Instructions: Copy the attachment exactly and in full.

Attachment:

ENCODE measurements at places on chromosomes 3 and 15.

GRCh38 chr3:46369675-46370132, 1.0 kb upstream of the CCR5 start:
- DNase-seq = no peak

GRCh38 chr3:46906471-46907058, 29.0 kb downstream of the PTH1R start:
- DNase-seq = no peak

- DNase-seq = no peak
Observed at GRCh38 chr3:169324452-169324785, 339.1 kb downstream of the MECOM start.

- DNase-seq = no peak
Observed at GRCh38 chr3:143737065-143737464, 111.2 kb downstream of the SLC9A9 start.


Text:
ENCODE measurements at places on chromosomes 3 and 15.

GRCh38 chr3:46369675-46370132, 1.0 kb upstream of the CCR5 start:
- DNase-seq = no peak

GRCh38 chr3:46906471-46907058, 29.0 kb downstream of the PTH1R start:
- DNase-seq = no peak

- DNase-seq = no peak
Observed at GRCh38 chr3:169324452-169324785, 339.1 kb downstream of the MECOM start.

- DNase-seq = no peak
Observed at GRCh38 chr3:143737065-143737464, 111.2 kb downstream of the SLC9A9 start.